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Hardly a week goes by without a trade magazine publishing a theory on motivation. And every year, these magazines provide an in-depth investigation into the factors that drive us to work.

In addition, we have daily surveys on platforms like LinkedIn that ask us the critical question: "What motivates you at work?".

Of course, this question has variations, such as "What gets you up in the morning?" or "What's the most important aspect of your job?".

All of these questions share a common theme: motivating factors.

However, none of these surveys are particularly interesting. They lack scientific, social, or managerial significance. In most cases, the results are contradictory from one survey to another.

For instance, four surveys have been conducted in the last ten years:

  • In 2014, the main sources of motivation were a positive work environment at 42%, recognition at 42%, and autonomy at 34% 1
  • In 2017, motivation (in a European context) was influenced by salary at 42%, work-life balance at 22%, and relationships with colleagues at 21% 2
  • In 2019, social life at 42%, increased efficiency at work at 40%, and being part of a team at 39% were identified as motivating factors 3
  • And in 2020 (before the CoVid crisis), the key motivating factors were: salary at 60%, job satisfaction at 37%, and recognition of the value of work at 30% 4

What can we deduce from these results? Not much. It's impossible to draw any conclusions. None of these findings can be applied because they treat all motivating factors as having equal value and addressing the same needs.

However, it is possible to differentiate between our wants and needs, desires and necessities.

Even though work enjoyment and relationships with colleagues play a significant role in an employee's motivation level, their salary remains the primary reason for working. Even nurses and teachers have advocated for a reassessment of their salaries. Those believed to be so dedicated that they could work for low wages also protested against the lack of recognition for their efforts.

Work is an activity that comes with constraints. Why should we accept these constraints without fair compensation? And this initial give-and-take is inherently tied to the wage.

Therefore, these surveys are entertaining and can help managers gauge the satisfaction levels of their teams. However, they make two mistakes:

  1. Causal attribution
  2. Sources of motivation

Causal attribution of motivation

As an employee responding to a survey of this type, I'll look for explanations congruent with my motivation linked to my social identity and ego. So, chances are I'm not being totally rational in my response but rather influenced by the desire to justify my behavior... a posteriori!

For the observer, what's important is the behavior, not the situation: he'll compare the actor with other people, perhaps himself; he'll, therefore, be led to make internal attributions. On the other hand, the actor evaluates his behavior in relation to his other behaviors: what's different, then, is the situation, which becomes more important in his eyes. Ultimately, behavior perceived by the observer as a consequence of the actor's intention will be considered by the same actor as a response to the situation. 5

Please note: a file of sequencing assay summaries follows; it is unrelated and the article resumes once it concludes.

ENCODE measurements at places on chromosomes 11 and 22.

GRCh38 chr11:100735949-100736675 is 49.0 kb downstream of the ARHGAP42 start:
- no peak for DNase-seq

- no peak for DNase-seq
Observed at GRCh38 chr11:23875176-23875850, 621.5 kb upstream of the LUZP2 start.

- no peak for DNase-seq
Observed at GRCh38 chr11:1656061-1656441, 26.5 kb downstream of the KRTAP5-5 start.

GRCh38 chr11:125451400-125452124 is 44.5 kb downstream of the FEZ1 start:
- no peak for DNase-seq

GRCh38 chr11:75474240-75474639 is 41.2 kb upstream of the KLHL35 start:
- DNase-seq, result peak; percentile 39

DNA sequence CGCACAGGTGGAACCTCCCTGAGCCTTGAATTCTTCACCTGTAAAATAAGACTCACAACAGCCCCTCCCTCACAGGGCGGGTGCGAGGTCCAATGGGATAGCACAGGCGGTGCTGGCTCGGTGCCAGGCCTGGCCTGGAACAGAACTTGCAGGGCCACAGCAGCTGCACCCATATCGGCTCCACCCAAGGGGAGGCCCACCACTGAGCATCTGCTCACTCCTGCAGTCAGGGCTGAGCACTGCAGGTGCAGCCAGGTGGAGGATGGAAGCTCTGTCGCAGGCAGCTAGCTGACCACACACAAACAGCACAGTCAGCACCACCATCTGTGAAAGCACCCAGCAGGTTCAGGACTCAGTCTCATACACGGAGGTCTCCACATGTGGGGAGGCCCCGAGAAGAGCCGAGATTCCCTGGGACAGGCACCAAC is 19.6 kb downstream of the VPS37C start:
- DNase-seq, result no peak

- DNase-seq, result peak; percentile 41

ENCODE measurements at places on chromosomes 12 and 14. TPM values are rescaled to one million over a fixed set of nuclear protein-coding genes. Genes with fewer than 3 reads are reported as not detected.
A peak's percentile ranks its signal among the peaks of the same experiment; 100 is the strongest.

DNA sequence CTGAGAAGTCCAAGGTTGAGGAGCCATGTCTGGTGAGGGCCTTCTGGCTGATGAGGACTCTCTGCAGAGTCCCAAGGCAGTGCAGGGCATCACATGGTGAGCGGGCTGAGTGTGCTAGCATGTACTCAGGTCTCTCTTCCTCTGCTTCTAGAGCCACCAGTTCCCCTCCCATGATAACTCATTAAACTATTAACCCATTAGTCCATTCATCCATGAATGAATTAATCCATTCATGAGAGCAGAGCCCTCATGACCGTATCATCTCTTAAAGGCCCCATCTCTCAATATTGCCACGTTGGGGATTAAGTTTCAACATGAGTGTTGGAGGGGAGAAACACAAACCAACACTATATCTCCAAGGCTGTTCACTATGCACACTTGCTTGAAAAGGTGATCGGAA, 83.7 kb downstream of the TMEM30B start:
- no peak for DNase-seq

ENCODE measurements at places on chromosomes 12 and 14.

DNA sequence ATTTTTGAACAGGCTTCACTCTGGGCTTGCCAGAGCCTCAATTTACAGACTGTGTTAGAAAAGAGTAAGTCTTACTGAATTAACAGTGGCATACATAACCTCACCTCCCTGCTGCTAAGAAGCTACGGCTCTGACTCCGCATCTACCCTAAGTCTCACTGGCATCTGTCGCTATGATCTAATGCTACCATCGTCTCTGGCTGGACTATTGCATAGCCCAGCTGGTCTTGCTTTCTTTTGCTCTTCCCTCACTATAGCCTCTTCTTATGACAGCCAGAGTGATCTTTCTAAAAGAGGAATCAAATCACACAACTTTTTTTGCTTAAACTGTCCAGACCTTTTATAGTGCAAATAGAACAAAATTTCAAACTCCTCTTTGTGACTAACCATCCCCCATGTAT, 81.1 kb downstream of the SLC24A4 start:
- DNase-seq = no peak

It is useful to remind the participant to respond rationally and rationally to avoid this bias. Simply reminding them that they may be subject to bias positively influences their thinking.

Sources of motivation

We are not all motivated to work for the same reasons. Additionally, we can each have multiple reasons for working.

These reasons are based on our own needs and desires, which are influenced by our temperament, age, education, heritage, beliefs, and mental state.

To avoid confusion between needs, necessities, desires, and cravings, it is important to categorize the sources of motivation. These sources can be grouped into four categories:

  • Material necessity
    Many of us work to earn a wage and support ourselves. This is often referred to as "making a living."
  • Social identity
    We require social recognition, and having a job, a profession, or simply being employed contributes to this recognition, sense of belonging, and integration.
  • Professional growth
    Work provides an opportunity for personal development, performance, and mastery. The desire for mastery and, at times, power are significant motivating factors that extend beyond the workplace.
  • Societal impact
    Many workers express a profound desire to give meaning to their activities. They seek a purpose within the company's internal processes or, even more so, a role in building a society that aligns with their own values.

As evident, it is impossible to equate material necessity with societal desire. When these categories are mixed in the same questionnaire, it creates a conscious or subconscious feeling of discomfort, which needs to be resolved through a "lie" to maintain our social identity.

If you create a satisfaction questionnaire to assess the motivation of your teams, I recommend making a clear distinction between these four categories. Doing so will allow everyone to answer honestly without fearing infringing upon moral and sanctimonious values.